Between 1954 and 1975, the country was again divided. The North, ruled by a communist government, had contact and allied with communist China and the Soviet Union, while the South had an anti-communist, quasi-democratic government and had contact with the United States, the West and Western-aligned nations. North Vietnam had a state-planned command economy, which prohibited private enterprise and instituted a "Subsidy Program" nationwide in the 1960s, and conducted trade and economic relations with communist countries like China, the Soviet Union and Eastern Bloc. The Subsidy Program, later extended to the South after 1975, rationed and subsidized many basic goods, such as foodstuffs and fuel, so that all members of the general populace had a "guaranteed" limited supply of basic goods, as supplies for many common items were limited; items were purchased using government-issued ration booklets. South Vietnam had a free market economy which conducted trade and economic relations with Western-aligned countries

Cultural differences[edit]

The cultural differences between the regions can be divided into two main categories: "tangible" cultural differences such as traditional clothing, cuisine, and so on; and "intangible" cultural differences dealing with stereotypes of behavior, attitude and such between the people of these two regions. Discussions of inherent differences between people in the North and in the South is prohibited and can be classified as "reactionary" in Vietnamese state-controlled media[1] or ''undermining national unity''.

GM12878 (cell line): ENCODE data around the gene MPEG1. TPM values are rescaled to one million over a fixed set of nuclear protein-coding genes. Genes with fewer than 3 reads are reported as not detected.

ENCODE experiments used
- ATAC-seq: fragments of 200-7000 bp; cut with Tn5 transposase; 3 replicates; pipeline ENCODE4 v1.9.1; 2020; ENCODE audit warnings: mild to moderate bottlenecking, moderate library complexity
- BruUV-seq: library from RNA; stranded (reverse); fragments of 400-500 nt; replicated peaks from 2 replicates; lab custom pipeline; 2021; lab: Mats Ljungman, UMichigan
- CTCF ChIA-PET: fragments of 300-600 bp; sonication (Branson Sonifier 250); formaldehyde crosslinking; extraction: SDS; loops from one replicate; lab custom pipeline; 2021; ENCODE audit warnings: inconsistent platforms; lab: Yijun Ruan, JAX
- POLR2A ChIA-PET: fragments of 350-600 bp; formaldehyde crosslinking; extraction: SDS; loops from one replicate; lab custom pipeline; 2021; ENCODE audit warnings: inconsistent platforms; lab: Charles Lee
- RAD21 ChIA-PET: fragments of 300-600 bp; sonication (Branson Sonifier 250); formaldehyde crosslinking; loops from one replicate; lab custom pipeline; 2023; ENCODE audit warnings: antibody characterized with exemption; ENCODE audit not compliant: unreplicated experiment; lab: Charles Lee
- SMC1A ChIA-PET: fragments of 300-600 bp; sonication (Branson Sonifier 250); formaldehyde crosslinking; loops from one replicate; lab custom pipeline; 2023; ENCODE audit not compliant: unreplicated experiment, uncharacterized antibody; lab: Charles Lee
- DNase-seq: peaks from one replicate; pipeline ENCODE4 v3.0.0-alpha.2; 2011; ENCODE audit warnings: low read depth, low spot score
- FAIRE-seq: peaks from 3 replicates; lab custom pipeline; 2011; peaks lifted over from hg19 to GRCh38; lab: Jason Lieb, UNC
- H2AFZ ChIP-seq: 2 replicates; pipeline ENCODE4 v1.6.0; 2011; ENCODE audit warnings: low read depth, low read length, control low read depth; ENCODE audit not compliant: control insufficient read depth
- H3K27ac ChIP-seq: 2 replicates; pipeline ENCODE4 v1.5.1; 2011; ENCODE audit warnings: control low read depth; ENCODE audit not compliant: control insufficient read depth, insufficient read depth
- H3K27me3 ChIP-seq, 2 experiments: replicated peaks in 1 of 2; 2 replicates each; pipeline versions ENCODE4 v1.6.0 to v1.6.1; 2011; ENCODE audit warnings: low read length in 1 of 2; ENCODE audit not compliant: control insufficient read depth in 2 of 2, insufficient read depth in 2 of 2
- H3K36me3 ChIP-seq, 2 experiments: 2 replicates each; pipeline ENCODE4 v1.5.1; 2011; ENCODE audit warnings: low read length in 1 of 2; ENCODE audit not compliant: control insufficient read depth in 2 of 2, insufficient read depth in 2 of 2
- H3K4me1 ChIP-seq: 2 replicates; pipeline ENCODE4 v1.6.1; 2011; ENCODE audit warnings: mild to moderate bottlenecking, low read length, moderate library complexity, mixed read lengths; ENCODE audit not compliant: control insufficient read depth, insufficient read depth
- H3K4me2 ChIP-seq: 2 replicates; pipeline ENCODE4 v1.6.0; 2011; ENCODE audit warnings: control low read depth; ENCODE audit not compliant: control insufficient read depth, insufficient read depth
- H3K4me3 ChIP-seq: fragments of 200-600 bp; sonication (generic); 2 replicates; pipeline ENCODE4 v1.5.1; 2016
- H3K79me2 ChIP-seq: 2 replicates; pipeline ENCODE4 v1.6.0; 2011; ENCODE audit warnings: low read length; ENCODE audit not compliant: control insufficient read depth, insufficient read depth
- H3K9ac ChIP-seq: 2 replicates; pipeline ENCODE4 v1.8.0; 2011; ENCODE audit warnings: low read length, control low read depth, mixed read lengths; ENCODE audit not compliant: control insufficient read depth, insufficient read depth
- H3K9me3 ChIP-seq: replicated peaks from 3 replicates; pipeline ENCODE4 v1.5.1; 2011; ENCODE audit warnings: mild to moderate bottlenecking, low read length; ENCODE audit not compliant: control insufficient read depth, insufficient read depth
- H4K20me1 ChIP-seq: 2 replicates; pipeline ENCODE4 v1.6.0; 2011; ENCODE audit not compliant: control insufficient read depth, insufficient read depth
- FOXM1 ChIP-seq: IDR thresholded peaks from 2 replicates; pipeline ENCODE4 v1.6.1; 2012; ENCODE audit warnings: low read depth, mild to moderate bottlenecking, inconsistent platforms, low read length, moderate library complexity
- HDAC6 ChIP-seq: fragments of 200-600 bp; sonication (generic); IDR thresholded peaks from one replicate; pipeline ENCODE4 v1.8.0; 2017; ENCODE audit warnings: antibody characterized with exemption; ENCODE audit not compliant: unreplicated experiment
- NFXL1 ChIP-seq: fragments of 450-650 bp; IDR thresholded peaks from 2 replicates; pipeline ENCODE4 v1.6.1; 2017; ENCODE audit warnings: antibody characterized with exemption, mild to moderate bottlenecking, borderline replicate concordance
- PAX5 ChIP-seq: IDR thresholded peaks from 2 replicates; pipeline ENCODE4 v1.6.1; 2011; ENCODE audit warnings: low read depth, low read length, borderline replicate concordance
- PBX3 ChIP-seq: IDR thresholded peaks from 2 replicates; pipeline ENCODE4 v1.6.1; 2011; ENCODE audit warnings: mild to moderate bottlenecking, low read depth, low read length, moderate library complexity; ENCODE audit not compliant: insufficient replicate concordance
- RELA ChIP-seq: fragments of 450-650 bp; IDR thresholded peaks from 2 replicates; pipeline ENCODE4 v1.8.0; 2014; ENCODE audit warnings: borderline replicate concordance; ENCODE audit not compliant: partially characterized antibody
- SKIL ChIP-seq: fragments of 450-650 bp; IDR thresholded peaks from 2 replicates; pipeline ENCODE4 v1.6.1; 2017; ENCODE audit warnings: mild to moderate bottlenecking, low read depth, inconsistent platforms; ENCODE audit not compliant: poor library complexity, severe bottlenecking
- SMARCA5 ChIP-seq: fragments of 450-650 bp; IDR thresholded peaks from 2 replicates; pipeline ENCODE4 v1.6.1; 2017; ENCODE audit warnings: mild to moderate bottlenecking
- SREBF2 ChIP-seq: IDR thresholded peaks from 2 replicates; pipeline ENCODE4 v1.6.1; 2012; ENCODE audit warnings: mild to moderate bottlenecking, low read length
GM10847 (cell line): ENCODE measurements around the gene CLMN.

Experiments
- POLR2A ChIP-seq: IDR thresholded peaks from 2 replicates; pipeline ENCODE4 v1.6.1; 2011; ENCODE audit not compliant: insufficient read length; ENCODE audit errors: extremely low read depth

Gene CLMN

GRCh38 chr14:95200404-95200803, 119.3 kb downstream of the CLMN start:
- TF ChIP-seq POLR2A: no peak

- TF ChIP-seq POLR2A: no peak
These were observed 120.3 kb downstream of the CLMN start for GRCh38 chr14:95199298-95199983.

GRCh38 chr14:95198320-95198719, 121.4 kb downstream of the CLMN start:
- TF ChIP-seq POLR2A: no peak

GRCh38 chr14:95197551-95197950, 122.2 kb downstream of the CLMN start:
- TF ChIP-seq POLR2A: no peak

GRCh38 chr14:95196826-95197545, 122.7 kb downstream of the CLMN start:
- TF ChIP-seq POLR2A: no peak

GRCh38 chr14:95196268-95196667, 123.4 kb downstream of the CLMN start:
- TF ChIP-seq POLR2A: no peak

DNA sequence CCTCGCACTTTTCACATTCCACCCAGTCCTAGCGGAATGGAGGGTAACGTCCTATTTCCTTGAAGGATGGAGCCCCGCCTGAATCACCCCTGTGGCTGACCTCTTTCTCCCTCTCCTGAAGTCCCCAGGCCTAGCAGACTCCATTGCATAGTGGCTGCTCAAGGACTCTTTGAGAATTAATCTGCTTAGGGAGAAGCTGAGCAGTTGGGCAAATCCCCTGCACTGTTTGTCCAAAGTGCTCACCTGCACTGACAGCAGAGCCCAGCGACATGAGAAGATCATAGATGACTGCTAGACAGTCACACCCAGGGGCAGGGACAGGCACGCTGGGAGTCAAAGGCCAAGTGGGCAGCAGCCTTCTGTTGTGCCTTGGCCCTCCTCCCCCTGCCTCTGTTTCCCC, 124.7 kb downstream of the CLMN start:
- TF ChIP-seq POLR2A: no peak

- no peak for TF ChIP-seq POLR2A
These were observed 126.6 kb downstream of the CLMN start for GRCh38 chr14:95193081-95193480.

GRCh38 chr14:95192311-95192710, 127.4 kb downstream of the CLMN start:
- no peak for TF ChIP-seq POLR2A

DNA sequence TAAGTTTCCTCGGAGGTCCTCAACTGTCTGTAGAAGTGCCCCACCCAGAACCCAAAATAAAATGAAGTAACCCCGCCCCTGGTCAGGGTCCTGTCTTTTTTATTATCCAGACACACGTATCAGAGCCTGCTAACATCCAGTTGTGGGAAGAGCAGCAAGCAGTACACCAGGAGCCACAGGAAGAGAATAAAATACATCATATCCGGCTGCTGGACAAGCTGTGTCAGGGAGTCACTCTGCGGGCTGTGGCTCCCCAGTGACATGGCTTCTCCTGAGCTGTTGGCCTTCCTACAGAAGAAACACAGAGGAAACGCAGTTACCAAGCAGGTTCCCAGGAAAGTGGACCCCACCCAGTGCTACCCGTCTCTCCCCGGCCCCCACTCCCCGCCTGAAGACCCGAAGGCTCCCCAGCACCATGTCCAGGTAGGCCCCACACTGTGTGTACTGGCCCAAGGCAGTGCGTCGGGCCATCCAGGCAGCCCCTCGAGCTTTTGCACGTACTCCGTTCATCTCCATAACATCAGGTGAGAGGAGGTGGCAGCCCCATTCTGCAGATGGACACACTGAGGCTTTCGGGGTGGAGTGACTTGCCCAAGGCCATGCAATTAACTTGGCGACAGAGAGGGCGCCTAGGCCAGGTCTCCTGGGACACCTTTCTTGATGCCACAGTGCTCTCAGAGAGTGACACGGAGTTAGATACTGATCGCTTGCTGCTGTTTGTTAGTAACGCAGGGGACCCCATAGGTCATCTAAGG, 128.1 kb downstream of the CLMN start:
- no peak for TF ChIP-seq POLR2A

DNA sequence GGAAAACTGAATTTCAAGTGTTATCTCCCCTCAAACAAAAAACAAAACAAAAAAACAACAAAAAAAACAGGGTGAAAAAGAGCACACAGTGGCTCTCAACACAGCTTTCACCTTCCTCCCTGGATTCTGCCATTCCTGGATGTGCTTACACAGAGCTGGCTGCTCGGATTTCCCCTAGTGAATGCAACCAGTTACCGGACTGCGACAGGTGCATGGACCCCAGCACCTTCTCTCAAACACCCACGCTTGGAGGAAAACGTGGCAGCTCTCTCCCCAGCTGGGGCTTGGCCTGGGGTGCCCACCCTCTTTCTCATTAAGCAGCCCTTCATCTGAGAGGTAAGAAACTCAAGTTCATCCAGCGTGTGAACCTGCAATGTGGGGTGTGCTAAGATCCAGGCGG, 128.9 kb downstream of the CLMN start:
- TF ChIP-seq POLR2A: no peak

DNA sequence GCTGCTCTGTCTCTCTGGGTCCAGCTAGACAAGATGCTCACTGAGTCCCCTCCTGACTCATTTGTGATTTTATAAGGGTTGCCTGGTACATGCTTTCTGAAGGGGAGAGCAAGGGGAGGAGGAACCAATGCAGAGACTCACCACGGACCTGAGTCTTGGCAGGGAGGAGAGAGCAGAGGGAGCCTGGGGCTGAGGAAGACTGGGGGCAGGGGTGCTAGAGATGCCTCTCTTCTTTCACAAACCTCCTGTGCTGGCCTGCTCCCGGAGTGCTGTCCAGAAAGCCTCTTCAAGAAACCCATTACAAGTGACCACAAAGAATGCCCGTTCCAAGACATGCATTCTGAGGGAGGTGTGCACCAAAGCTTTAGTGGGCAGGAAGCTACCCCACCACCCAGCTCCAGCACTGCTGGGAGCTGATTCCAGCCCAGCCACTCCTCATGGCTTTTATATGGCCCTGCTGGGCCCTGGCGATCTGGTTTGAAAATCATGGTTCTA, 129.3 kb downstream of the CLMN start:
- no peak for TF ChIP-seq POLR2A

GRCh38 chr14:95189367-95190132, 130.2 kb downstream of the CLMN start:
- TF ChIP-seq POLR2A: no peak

Perceived traits and stereotypes[edit]

While relations between Northerners and Southerners are generally civil, the increased contact due to the influx of Northerners into the South since the end of the Vietnam War have given rise to some stereotypes about people from different regions:

  • Northerners tend to view themselves as more cultured and refined.[2][3]
  • Southerners consider themselves more dynamic.[2]
  • Northerners are more concerned about status and appearances.[2][4]
  • Southerners are more liberal with their money while Northerners are more thrifty.[2]
  • Northerners are more conservative and afraid of change, while Southerners are more dynamic.[4]
  • Southerners are more Westernized, while Northerners are more Communist-influenced[5]
  • Southerners are more direct while Northerners are more formal.[2][4] Some Southerners say they have difficulty understanding Northerners due to the formalities.[5]
  • Northern Vietnamese (e.g. Hanoi) are more socially conservative, southern Vietnamese (e.g. Saigon) are socially liberal, open, and modernist.
  • Central Vietnamese (e.g. Huế) are culturally and socially conservative and traditional. They are also tend to be more religious [usu. Buddhist.]

A satirical poem, titled Tính tình con gái 3 miền (Personalities of Ladies from the 3 Regions),[6][7][8] composed by Nguyễn Tất Nhiên, plays on the stereotypical personality traits possessed by women from the Northern (Tonkin), Central (Annam) and Southern (Cochinchina) regions. The poem can be read here (in Vietnamese).


Main article: Vietnamese cuisine

Cuisine is one of the cultural differences between the regions. With Northern Vietnam being the cradle of Vietnamese civilization, many of Vietnam's most famous dishes (such as phở and Bún chả cá) have their birthplace in the North.